Having worked at the cutting edge of the independent sector on three continents, Battsek brings 30 years’ production, development and distribution experience to Film4. For the last three years Battsek has served as President of New York based Cohen Media Group, where he has overseen the acquisition and release of arthouse/crossover releases including back-to-back Oscar nominees Timbuktu and Mustang, as well as a development and production slate of films that includes John Williams’ renowned novel Stoner, a co-production with Film4. Prior to that he spent 2½ years at National Geographic Films, where as President he acquired projects for development and production including the  Oscar nominated documentary Restrepo, as well as National Geographic branded large screen and Imax 3D projects. Battsek relocated from the UK to New York in 2005, where he served for five years as President, Filmed Entertainment at Miramax Films. Projects he greenlit and/or acquired there included Oscar winners The Queen, No Country For Old Men and There Will Be Blood and Oscar nominees The Diving Bell and the Butterfly and Happy-Go-Lucky.

From 1991 to 2005, Battsek held the position of EVP and Managing Director, UK Distribution and European Production & Acquisitions at Buena Vista International, UK, where he oversaw all aspects of UK distribution for 18-25 releases per annum from Walt Disney Studios and their partners including Pixar and Miramax Films. At BVI, Battsek also set up a Comedy Production Label in 2001 which financed and produced three films, including Calendar Girls and Kinky Boots. Prior to that, Battsek spent six years as Managing Director of Palace Pictures, where he was responsible for the acquisition and distribution of quality independent titles from around the world for release in the UK, and he also spent three years as a Sales & Marketing Executive for Hoyts Entertainment in Australia, where he first cut his teeth in distribution.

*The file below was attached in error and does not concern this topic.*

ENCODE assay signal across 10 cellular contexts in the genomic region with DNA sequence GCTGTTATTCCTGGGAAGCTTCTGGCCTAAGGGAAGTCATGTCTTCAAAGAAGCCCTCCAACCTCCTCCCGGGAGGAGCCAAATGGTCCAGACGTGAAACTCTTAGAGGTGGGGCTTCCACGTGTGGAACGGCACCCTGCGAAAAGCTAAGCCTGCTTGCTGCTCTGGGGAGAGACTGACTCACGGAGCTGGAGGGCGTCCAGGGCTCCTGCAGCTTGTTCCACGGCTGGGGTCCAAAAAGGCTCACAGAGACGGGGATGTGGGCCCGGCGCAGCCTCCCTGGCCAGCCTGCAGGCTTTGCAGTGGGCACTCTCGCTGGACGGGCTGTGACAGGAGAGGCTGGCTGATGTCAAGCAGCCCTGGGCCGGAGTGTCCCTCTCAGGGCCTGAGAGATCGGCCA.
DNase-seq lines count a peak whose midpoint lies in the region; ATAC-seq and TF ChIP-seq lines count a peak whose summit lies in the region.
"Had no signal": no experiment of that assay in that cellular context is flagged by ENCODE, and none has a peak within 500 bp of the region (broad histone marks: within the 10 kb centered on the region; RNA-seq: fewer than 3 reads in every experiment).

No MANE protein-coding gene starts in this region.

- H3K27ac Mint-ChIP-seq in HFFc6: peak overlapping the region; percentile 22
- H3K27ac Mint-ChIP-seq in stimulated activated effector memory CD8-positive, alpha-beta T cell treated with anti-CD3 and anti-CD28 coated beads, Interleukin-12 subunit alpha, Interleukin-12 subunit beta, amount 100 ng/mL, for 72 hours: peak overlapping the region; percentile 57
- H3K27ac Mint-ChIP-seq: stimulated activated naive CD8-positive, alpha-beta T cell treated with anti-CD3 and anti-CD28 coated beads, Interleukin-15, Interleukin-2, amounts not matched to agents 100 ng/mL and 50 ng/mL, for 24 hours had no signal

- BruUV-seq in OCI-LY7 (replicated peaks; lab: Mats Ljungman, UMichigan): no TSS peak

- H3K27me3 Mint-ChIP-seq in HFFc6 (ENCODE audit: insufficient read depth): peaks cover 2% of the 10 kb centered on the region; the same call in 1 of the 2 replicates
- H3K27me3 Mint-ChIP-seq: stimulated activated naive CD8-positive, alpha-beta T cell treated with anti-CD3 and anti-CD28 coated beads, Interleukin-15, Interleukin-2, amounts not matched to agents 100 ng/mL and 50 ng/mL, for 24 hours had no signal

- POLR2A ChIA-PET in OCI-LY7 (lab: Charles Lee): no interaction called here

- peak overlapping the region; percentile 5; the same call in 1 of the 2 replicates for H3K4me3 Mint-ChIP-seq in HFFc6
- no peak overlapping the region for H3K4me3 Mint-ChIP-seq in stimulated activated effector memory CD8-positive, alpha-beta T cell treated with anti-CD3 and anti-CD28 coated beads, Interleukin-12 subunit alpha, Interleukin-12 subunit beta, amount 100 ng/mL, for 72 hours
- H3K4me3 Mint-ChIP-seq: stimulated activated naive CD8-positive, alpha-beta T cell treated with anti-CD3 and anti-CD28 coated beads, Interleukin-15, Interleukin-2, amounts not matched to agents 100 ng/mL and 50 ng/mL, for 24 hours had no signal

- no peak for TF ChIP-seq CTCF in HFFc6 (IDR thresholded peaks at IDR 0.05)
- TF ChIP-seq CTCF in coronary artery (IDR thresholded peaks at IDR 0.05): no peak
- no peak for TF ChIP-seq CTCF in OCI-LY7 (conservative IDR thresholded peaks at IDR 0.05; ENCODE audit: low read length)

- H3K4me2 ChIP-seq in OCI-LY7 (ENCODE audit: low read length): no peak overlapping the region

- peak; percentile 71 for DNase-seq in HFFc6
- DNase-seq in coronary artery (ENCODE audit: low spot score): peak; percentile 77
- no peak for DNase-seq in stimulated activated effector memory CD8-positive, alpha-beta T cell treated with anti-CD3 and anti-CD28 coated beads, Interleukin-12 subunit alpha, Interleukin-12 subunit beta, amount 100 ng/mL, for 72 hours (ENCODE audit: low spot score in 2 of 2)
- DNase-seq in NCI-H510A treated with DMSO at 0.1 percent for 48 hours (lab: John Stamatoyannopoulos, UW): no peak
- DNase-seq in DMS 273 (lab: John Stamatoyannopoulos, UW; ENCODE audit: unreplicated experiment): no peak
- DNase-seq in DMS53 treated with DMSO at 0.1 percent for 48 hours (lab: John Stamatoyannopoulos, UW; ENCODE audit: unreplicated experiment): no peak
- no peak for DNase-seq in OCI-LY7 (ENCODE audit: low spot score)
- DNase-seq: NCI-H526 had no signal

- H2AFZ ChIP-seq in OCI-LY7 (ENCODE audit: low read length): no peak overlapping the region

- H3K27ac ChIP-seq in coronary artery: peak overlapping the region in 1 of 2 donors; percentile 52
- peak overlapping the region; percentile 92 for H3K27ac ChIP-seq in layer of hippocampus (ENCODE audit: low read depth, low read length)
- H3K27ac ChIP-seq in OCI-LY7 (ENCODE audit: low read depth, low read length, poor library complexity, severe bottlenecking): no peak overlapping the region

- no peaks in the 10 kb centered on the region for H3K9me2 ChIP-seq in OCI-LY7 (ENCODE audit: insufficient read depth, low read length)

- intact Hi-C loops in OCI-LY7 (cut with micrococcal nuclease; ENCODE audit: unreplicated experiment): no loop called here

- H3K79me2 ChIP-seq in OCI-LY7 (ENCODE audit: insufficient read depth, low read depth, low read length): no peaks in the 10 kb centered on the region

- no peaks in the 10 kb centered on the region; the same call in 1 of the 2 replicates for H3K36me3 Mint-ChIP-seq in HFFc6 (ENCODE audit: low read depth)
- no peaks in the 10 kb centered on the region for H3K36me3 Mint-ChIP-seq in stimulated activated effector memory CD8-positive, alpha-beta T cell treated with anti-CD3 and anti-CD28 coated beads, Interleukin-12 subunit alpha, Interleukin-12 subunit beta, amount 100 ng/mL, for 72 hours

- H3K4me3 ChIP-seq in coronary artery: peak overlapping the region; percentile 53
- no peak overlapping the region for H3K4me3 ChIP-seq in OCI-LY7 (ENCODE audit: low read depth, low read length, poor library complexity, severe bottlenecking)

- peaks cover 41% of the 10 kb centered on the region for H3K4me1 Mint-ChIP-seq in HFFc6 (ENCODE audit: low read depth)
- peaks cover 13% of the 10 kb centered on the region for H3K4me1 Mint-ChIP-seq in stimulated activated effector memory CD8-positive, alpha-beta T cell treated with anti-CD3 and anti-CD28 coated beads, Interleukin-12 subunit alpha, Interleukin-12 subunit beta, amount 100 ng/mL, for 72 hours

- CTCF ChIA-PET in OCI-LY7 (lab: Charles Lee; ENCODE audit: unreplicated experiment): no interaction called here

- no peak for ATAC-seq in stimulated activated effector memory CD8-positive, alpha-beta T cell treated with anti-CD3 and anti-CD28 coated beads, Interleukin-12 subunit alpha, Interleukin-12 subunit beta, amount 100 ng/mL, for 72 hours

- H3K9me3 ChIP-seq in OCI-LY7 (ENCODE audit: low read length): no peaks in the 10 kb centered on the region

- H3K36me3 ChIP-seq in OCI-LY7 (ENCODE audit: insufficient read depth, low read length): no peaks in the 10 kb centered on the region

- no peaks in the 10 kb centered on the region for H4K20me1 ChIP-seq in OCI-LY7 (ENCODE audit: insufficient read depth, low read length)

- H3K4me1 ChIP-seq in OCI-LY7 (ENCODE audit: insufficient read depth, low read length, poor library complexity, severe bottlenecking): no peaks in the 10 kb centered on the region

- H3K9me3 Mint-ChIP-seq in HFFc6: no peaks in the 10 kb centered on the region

Film4 is Channel 4 Television’s feature film division, which develops and co-finances films and has an established track record for working with the most distinctive and innovative talent in UK and international filmmaking.  Film4 has developed and/or co-financed many of the most successful UK films of recent years – Academy Award-winners such as Steve McQueen’s 12 Years a Slave, Danny Boyle’s Slumdog Millionaire, Lenny Abrahamson’s Room, Alex Garland’s Ex Machina, Asif Kapadia’s Amy, Andrew Haigh’s 45 Years and Phyllida Lloyd’s The Iron Lady, in addition to critically-acclaimed award-winners such as Mike Leigh’s Mr. Turner, Shane Meadows’ This is England, Martin McDonagh’s Seven Psychopaths, Yann Demange’s 71, Ben Wheatley’s High-Rise, Clio Barnard’s The Selfish Giant, Jonathan Glazer’s Under the Skin and David Mackenzie’s Starred Up.